Growing up in Philadelphia, the cheesesteak is as local a food staple as are the soft pretzel, tastykakes and hoagies (back before we counted calories). I would accompany my mom first to the butcher shop to buy the sliced rib-eye meat and then to the local deli to pick up our Italian rolls (it’s all about the bread) and american cheese (we weren’t fancy enough for provolone). With a little oil on the frying pan, the paper thin slices of meat would quickly brown and you chopped the meat up and put the cheese on top to melt. When it was ready, you put the roll on top of the cheese/meat pile and with the spatula flipped the sandwich over ready to eat (I would add ketchup). It’s messy, it’s tasty and you need many napkins – a bit of a metaphor for Philly itself.
When we didn’t make our cheesesteaks at home, we ate them at the local diner or ordered them from the pizza shop for delivery. Growing up in Northeast Philly, I had my favorite cheesesteak places. Once i started driving/working in the city, I was exposed to many other neighborhoods cheesesteaks, vendor carts and restaurants who put their own spin on the city’s famous sandwich. I would have the “classic” cheesesteak on South Street at Jim’s Steaks. Cheez Whiz sat on the grill in a large metal can melting and it was spread on both sides of the roll before the meat was added. It was oozing goodness and quickly became my favorite in the whole Pat’s vs. Geno’s debate.
Over the years, one of my favorite memories of the cheesesteak was when i returned from my international vacations. My parents would pick me up at the airport and, at that time, I would exchange my leftover currency and use those funds to pay for dinner at the local diner (my dad loved when i paid, suddenly eating more than ever because it was my bill). My go to meal upon return (years before the calorie counting, diets and my soda intervention) was mozzarella sticks, a cheesesteak with fries and a Pepsi. I still drive an hour to take friends to the diner for the cheesesteak of my youth, the one I had after high school stage crew/plays, the one at 1 am after the dance club closed, the one that was central to so many fun times with friends and family over the years.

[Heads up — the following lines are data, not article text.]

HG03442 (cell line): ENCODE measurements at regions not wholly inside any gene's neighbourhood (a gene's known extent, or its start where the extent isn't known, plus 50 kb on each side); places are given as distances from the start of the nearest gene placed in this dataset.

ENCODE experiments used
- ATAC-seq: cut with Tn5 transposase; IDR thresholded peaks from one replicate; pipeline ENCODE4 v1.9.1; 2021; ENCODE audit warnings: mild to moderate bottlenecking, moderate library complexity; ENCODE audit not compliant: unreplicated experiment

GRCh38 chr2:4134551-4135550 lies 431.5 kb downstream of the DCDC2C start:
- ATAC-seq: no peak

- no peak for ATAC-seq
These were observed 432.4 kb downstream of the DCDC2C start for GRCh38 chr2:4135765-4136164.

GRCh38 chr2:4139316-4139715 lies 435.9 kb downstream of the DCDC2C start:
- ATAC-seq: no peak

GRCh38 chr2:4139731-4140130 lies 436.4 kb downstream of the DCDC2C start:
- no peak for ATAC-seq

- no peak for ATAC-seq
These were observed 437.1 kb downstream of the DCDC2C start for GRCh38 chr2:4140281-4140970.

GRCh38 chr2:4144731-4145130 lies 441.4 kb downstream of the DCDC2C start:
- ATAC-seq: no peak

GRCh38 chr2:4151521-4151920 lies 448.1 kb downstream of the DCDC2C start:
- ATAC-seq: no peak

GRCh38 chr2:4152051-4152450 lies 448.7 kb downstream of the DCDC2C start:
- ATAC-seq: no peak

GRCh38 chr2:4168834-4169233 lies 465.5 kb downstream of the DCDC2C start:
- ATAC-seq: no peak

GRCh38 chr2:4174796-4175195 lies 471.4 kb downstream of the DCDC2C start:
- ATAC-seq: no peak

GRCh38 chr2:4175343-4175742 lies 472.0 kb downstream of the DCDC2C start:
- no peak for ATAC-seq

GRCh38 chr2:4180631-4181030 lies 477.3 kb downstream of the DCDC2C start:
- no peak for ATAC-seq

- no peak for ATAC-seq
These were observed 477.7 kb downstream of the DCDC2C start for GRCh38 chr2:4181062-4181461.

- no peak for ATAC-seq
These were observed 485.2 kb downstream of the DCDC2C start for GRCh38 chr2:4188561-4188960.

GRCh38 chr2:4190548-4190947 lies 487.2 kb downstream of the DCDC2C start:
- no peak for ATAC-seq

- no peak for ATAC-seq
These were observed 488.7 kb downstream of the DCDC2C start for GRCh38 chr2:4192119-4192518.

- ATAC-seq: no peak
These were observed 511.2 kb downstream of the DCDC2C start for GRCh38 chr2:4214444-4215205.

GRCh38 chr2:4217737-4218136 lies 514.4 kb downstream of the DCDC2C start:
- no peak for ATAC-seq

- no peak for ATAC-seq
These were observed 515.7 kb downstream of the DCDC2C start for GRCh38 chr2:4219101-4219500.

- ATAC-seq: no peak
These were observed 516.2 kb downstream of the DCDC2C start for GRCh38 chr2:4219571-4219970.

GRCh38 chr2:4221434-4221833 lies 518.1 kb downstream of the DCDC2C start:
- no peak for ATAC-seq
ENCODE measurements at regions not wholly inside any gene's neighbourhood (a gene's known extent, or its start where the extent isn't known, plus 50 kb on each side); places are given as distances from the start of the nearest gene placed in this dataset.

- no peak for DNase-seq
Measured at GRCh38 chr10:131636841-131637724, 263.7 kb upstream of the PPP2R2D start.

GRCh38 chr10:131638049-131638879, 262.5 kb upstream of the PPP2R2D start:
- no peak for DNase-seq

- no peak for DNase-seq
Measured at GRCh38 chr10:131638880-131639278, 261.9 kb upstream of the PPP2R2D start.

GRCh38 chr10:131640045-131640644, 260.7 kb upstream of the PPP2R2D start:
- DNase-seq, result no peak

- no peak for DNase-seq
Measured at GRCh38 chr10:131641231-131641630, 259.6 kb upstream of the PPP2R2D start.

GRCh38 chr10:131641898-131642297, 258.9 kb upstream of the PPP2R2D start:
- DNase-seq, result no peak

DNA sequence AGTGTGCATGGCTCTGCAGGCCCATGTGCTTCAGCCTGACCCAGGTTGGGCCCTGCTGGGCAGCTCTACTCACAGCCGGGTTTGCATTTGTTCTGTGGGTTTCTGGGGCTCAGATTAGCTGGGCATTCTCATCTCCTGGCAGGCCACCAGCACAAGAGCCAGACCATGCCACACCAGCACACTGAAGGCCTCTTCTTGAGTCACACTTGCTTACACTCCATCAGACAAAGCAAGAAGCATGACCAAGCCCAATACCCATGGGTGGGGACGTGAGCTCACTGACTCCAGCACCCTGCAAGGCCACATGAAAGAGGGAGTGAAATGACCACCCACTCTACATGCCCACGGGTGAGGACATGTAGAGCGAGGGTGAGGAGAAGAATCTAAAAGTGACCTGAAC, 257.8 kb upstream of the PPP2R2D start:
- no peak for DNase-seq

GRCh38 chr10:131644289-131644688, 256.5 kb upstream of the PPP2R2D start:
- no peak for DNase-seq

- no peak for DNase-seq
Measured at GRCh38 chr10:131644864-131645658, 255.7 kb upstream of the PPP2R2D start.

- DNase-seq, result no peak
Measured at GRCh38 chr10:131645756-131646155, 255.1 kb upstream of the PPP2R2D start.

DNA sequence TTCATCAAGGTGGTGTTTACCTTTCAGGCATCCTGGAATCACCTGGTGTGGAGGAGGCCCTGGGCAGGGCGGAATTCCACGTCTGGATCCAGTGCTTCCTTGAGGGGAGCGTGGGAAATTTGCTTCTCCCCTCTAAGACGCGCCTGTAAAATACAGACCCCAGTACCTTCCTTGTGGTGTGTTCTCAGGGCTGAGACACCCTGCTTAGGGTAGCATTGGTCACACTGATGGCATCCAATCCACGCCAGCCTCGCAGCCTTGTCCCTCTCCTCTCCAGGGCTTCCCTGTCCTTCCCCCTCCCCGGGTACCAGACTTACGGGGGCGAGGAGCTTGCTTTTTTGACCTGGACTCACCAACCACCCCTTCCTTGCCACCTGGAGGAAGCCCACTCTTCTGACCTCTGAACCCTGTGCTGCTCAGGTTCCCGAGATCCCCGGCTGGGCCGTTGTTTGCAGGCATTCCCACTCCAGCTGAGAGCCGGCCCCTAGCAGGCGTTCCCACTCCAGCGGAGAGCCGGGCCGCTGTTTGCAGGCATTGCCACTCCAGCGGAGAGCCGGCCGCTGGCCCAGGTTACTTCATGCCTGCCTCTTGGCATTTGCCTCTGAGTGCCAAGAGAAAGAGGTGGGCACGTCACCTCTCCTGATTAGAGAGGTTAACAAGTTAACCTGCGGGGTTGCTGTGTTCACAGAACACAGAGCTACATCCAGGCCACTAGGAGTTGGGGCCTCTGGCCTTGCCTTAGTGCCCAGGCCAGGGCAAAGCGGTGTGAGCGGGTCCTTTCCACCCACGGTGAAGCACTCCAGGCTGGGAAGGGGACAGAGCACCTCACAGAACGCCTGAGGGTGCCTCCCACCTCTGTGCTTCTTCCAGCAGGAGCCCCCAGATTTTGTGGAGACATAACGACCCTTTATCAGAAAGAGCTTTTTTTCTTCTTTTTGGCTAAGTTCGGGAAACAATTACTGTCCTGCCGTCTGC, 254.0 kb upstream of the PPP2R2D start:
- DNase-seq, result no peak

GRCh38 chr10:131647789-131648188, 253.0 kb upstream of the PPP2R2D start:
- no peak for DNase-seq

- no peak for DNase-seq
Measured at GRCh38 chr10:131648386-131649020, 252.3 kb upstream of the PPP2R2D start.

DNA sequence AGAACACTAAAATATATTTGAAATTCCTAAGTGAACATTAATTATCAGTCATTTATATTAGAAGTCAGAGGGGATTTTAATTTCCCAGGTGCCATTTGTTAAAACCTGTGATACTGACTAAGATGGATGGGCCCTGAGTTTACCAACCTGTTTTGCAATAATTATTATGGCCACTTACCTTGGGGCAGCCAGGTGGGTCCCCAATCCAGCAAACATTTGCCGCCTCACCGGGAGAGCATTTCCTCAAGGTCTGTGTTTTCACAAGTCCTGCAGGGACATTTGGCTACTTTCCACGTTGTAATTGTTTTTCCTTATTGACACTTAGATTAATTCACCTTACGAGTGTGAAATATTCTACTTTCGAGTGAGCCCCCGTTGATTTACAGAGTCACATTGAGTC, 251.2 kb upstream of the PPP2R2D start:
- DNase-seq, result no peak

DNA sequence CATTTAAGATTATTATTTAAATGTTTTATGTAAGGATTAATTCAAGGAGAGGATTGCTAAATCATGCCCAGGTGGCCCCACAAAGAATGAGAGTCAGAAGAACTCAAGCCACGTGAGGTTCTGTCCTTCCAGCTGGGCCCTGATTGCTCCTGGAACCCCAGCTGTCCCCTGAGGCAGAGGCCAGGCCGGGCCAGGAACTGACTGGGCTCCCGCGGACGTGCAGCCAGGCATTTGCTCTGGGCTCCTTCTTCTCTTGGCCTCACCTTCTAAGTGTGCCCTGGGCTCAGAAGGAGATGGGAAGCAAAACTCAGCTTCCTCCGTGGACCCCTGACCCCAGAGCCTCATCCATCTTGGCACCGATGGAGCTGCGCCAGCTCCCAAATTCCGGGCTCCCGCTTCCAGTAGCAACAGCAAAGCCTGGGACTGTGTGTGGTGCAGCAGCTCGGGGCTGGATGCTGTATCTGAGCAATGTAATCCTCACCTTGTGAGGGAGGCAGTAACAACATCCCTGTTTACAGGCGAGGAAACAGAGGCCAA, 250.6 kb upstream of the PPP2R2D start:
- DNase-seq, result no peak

What has been interesting to see how the cheesesteak has evolved into the cheesesteak springroll appetizer with spicy ketchup at high end restaurants in the city. The springroll is a nice bite sized portion of my favorite sandwich, blending different cheeses with meat into a thin crispy flaky shell served with spicy ketchup. Cheese Whiz is nowhere to be found here.
Davio’s (one of my favorite restaurants) was the first restaurant that I remember introducing this tasty appetizer. They trademarked their springrolls and now produce them for sale at a store near you (search for your store) to cook at home. The at home version are 100 calories per springroll (you can’t eat just one, I dare you!) Their restaurant presentation (much more than 100 calories I’m sure) includes onion strings as well as spicy mayo. It is the go to appetizer treat when I go for lunch or dinner – a special tasty treat.
The Four Seasons, Philadelphia also offers cheesesteak springrolls on their lounge menu. They serve them with spicy ketchup and banana peppers on the side. I love the fact that i can enjoy a great glass of wine at the fancy hotel eating essentially Philly junk food elevated into the springroll done Four Seasons style.
Both restaurants offer a fantastic wine list and I, like the cheesesteak, have evolved to pair a nice red wine with my cheesesteak springrolls (being posh). Many Philly restaurants are offering the cheesesteak springroll on their appetizer menu now and it’s a great way to introduce you to our hometown favorite in a bite sized, fancier version.
So whether you try the full size Philly cheesesteak or the posh mini version, the Cheesesteak Springroll, you are sure to enjoy and make your own food memories when visiting Philadelphia.